Maryland Equine Transition Service, Innovative Equine Welfare Solution Visits The Right Horse Summit by Emily Stakem, Brittney Vallot, and Carrie Hull

(first printed in the August 2019 Equiery)

METS Update
Did you know that Maryland has more horses per square mile than any other state? Did you also know that The Maryland Horse Council (MHC) was the first and still only state horse council to stand up in support of the SAFE Act, which prevents horse slaughter within the U.S., as well as the shipment of horses for slaughter outside of the country.
Maryland leads the nation in supporting our horses and developing innovative ways to address equine welfare issues. In an effort to provide horses in need of transition with safe alternatives, and to prevent them from being neglected or sent to auction, slaughter, the Maryland Equine Transition Service (METS) was formed through a generous three year grant provided by The Right Horse Initiative (RHI), a program funded by The WaterShed Animal Fund, which is dedicated to improving the lives of animals, large and small alike. RHI’s goal, like METS, is to increase the number of successful horse adoptions (and humane, compassionate euthanasia when appropriate) by working collaboratively with like-minded organizations across the country.

METS is a unique program and the first of its kind in the country. Since METS does not have a farm facility (sanctuary or rescue farm) of its own, it does not actually take ownership of the horses it assists. The challenges and expenses such as land, herd and staff management are not a concern, because it is a mobile service with minimal staffing requirements, which eliminates many challenges that other equine assistance programs face.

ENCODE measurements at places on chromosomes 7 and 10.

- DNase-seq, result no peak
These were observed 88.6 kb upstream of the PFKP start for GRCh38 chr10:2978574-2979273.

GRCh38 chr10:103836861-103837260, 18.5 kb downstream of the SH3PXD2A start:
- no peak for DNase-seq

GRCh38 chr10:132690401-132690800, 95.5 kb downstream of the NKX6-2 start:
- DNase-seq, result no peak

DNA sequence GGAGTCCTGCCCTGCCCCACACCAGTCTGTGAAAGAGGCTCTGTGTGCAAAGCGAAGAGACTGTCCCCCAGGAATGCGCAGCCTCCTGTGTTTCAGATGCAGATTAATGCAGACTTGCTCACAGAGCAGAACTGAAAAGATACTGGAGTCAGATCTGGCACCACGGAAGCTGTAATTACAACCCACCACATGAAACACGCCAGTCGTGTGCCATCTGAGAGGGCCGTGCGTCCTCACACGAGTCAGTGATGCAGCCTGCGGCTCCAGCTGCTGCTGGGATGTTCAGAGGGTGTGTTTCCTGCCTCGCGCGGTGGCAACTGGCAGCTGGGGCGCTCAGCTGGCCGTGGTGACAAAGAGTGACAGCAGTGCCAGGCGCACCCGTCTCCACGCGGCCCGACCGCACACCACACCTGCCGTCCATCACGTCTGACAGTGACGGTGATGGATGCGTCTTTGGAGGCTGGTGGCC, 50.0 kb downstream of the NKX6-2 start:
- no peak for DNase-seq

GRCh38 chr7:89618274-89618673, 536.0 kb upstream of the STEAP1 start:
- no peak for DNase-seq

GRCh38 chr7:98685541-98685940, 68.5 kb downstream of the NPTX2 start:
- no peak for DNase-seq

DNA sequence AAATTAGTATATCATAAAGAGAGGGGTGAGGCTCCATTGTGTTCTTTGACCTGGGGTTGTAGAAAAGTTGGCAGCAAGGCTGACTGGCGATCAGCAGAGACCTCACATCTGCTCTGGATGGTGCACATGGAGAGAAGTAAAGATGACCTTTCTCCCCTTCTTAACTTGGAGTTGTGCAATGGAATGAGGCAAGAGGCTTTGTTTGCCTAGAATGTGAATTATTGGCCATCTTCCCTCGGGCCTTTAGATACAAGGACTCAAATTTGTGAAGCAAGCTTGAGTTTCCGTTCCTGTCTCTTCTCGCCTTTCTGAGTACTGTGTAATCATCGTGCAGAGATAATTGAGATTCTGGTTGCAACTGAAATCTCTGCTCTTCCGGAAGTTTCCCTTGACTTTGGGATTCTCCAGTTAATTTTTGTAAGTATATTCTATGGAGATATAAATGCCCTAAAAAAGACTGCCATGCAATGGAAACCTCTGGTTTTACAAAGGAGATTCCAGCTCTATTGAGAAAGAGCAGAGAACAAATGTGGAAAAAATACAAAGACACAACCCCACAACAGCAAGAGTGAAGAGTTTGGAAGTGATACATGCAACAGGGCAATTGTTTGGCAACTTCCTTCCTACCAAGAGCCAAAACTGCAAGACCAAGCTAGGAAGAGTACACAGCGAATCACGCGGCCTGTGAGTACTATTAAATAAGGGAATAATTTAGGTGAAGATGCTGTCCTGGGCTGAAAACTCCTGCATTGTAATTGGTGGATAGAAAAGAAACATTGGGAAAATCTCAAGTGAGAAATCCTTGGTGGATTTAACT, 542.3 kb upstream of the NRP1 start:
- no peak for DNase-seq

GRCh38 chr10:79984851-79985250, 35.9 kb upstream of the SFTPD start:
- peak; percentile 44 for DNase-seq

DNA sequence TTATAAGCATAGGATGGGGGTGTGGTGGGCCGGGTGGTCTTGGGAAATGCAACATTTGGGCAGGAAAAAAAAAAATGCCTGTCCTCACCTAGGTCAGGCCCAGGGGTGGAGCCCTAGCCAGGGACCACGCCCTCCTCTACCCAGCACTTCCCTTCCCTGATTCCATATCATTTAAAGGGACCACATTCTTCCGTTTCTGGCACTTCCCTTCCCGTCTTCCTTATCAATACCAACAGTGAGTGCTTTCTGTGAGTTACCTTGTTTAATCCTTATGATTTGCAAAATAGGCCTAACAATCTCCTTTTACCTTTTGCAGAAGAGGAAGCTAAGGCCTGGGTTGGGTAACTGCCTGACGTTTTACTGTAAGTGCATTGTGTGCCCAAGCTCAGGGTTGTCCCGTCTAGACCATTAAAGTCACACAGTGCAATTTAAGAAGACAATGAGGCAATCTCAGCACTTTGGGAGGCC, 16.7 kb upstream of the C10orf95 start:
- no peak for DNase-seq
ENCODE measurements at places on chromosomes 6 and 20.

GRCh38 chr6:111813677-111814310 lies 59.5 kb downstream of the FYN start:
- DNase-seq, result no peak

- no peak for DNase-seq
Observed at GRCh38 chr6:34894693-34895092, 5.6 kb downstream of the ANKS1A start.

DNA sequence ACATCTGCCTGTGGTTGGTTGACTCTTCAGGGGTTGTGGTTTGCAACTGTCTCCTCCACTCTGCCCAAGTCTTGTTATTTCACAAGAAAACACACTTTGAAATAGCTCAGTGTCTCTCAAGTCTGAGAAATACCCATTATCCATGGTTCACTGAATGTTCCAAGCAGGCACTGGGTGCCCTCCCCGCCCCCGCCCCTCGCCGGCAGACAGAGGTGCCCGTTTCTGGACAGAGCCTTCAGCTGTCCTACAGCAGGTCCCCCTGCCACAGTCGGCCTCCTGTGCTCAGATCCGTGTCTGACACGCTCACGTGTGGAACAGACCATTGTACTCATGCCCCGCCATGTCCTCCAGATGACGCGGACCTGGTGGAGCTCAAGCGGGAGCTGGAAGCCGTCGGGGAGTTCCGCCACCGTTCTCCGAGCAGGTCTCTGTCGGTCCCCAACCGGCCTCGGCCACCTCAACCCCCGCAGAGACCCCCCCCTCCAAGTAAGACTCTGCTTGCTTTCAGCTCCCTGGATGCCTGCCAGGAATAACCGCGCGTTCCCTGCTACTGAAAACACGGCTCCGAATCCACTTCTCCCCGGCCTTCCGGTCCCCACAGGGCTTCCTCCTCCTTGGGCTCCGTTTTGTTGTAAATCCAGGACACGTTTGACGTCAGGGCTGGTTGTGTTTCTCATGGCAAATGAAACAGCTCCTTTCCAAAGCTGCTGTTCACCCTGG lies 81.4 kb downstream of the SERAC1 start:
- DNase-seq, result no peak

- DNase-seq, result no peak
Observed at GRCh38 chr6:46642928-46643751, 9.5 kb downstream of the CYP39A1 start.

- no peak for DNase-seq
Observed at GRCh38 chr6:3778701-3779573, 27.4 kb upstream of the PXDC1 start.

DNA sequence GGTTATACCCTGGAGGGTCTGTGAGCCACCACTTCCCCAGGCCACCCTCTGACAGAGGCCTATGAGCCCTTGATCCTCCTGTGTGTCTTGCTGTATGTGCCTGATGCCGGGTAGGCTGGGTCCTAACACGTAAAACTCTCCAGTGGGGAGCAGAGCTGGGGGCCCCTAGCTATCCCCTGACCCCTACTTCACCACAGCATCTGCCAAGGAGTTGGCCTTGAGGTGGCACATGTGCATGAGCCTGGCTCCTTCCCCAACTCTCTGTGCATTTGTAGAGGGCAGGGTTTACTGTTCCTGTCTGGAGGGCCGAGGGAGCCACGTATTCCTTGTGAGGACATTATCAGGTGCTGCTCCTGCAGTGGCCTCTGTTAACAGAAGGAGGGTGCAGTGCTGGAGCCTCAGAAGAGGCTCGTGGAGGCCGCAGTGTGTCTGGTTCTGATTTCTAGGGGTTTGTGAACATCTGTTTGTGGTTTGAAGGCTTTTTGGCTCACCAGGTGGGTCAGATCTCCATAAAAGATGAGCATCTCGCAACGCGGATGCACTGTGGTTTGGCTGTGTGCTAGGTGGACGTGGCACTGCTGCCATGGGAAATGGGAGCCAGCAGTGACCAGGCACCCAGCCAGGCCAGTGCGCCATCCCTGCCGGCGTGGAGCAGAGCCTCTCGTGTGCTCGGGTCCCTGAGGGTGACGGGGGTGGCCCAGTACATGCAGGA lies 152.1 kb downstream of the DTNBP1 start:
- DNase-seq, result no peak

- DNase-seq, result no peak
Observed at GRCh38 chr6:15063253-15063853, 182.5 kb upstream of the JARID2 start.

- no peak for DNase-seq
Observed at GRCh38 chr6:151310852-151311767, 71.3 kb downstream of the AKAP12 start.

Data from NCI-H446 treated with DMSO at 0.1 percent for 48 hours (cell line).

As a mobile assessment unit, the METS program is uniquely structured to provide as much assistance and feedback to owners as possible so that they can make both safe and responsible decisions for their horses. Once an owner contacts METS and submits an application, Program Director Brittney Vallot visits each horse and performs a behavioral and physical assessment. From there, she discusses with the owner what options she thinks would be best for the horse, whether that be placement assistance or end of life support.

If placement is the best option, a listing is created on the METS website and Facebook page, as well as RHI’s listing site,, and other social media and websites as appropriate. METS handles all inquiries about the horses listed on its site. Each of these inquiries requires a stringent reference check. From there, all information about the applicant is passed along to the horse’s owner with transparent feedback from METS so that the owner can make the best decision for his or her horse.